Posted by Jessica Petersen on Apr 10, 2013
Copyright © 2012 - 2015 Jessica Petersen, All Rights Reserved. All trademarks are the property of their respective owners.
This post is part of Make Trains!, our ongoing series of DIY projects for kids’ wooden train layouts.
When I’m asked for advice on beginning a wooden train collection, one of my first recommendations is an engine shed.
From the earliest days of his train obsession, the Little Engineer has always loved sheds and roundhouses. The appeal is easy to understand. In addition to the easy-to-relate-to idea of having a special place to rest, there’s a soothing rhythm to backing engines in and out of their spots and opening and shutting the doors.
This project was so simple, I keep thinking there should be more steps to the process. But really it comes down to what I realized while doing the laundry last week: not only is a dryer sheet box the perfect size for a two-engine shed for wooden trains (or their smaller Take’n’Play cousins), the tear-away opening is almost the perfect shape for the doorway into the shed.
It’s certainly much easier to prepare than our first homemade shed from almost two years ago now, made from a very sturdy cardboard box. Very sturdy cardboard that I had to saw through to make doors before the Little Engineer decorated with his first set of markers.
Granted, this shed is still in working condition (minus the strip of cardboard between its doors), and I don’t have high hopes for the longevity of our dryer sheet box shed. But in this case, the creation of a new addition to his wooden train world is the point, not how long the shed lasts. After all, there will be another dryer sheet box to paint a few months down the road.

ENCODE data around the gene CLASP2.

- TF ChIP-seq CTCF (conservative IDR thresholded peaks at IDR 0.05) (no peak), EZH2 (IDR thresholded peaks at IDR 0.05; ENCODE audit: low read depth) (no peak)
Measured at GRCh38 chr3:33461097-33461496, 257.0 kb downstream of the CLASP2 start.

How to Make the Engine Shed
1. Save an empty dryer sheet box. It just occurred to me that we’ve bought ours at Costco for years, and maybe dryer sheet boxes are smaller elsewhere. So be advised that it needs to be a big dryer sheet box.
2. Cut the sides of the opening so that the entrance to the shed is squared off. The box is so thin that an older child could do this with a pair of scissors.
3. I didn’t get a chance to prepare the project the way I intended to because my Engine Shed Painter was ready to get to work, but I highly recommend painting the box with one or two coats of white (or a solid color) paint first. You’ll see how we had to course correct for that later.
4. Give paints and brushes to the Engine Shed Painter and get out of the way. We used Crayola washable tempera paints, but I’m not sure whether they’ll eventually flake off of the smooth cardboard. So if you want something longer lasting, you might choose acrylics.
I thought it was nice that the Little Engineer wanted to decorate the inside of the shed, too.
5. If, like me, you didn’t paint the shed white ahead of time, by the time your Engine Shed Painter is ready to move on to something else, you may still be able to see quite a lot of the dryer sheet box through the paint.
You can leave it that way, or you can do what the Little Engineer wanted me to do and paint the white between the colors after the fact. He prefers it when we collaborate on crafts and had been bugging me to paint with him the whole time, so I gave in and helped him finish. We also put on a second coat of the colors in a couple places where the type was showing through.
6. Allow to dry completely, then add to the train layout with two parallel tracks leading inside. Turn your back for a moment while your child is in the room, and engines may magically appear inside the shed.
Here is our finished shed on it’s first day on the job. The Little Engineer was excited to play with it even though he has a number of wooden sheds at this point. He decided it was the Engine Works, so lots of Brio engines drove there to be fixed today.
Check out my Fun Train Stuff board on Pinterest for more great DIY ideas for toy trains!